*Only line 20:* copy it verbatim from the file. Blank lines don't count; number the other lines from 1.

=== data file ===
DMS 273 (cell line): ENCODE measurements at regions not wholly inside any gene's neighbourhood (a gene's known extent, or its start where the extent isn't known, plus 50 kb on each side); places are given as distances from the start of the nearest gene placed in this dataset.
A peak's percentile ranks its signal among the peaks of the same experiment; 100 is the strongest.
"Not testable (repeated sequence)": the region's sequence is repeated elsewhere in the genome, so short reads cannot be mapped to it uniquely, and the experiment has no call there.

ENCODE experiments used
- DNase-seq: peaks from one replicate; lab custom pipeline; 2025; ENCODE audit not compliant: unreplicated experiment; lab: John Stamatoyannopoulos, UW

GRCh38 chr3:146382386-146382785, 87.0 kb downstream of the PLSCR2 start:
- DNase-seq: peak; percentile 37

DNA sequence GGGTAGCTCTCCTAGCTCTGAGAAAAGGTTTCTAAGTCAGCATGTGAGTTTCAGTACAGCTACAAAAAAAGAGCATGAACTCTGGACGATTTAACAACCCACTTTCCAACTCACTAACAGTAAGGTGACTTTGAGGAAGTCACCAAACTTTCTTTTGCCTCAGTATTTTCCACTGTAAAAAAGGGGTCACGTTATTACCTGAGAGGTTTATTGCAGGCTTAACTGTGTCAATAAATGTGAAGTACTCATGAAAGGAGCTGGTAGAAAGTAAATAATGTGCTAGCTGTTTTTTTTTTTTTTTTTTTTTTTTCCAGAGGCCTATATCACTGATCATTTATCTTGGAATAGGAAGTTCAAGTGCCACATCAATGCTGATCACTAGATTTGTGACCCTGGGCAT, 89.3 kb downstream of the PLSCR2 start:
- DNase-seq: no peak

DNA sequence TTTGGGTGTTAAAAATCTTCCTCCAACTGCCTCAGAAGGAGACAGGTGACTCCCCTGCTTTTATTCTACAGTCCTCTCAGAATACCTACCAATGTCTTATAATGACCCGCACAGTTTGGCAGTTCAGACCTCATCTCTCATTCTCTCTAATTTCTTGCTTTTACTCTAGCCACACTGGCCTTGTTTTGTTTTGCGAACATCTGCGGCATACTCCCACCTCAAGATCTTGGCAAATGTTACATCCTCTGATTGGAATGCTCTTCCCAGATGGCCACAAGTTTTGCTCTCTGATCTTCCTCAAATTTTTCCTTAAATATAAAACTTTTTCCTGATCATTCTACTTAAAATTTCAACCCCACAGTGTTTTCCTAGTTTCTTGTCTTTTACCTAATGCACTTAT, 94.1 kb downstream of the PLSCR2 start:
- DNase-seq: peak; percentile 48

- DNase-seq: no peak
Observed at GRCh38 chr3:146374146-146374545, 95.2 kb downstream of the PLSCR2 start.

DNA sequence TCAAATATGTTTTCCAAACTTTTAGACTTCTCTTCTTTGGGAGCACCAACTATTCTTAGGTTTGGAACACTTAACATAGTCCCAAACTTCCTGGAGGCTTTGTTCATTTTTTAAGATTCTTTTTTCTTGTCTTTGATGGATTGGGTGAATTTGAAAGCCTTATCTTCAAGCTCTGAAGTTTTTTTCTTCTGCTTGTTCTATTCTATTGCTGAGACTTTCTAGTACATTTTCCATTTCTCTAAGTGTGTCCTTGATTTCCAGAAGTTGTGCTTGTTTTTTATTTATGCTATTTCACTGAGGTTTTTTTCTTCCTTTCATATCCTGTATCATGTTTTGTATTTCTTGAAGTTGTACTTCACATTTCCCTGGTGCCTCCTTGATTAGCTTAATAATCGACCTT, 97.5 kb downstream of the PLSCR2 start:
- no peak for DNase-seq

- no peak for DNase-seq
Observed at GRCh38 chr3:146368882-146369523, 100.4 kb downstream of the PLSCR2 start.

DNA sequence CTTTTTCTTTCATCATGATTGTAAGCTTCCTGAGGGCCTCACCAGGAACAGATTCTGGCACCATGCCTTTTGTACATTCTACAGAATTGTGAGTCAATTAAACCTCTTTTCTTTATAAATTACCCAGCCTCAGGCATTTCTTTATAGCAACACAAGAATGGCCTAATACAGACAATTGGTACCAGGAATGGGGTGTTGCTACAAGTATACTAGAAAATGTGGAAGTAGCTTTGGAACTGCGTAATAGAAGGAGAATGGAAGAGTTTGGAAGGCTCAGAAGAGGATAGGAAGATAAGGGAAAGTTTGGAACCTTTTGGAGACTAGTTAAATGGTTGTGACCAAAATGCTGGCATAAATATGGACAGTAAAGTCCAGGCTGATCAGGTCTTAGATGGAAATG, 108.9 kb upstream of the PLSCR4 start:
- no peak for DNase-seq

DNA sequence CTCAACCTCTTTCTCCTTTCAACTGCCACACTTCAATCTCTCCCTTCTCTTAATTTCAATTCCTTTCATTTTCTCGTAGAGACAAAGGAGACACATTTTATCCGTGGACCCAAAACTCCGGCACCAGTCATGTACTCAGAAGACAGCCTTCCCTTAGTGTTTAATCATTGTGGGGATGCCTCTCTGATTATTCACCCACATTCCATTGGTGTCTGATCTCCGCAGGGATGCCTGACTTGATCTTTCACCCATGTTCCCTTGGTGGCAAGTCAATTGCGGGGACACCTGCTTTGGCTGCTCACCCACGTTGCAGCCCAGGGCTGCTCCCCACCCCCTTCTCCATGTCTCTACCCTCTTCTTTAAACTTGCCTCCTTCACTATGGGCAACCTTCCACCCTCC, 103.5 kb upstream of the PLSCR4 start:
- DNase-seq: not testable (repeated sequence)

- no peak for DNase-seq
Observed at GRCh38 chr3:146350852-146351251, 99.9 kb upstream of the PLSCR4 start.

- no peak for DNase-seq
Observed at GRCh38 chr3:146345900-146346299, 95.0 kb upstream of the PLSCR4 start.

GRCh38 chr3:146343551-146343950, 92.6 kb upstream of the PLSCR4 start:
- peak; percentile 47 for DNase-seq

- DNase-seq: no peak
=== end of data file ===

DNA sequence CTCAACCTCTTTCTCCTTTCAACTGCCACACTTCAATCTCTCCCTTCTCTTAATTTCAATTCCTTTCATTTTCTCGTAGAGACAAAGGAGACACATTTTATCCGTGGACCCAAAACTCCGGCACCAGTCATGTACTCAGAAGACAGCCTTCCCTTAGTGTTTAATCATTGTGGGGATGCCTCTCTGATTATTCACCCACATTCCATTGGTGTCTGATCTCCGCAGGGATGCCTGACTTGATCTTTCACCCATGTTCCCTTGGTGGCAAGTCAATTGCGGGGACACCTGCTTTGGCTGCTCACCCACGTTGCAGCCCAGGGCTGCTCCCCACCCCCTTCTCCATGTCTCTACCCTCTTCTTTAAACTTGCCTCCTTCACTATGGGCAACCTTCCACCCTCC, 103.5 kb upstream of the PLSCR4 start: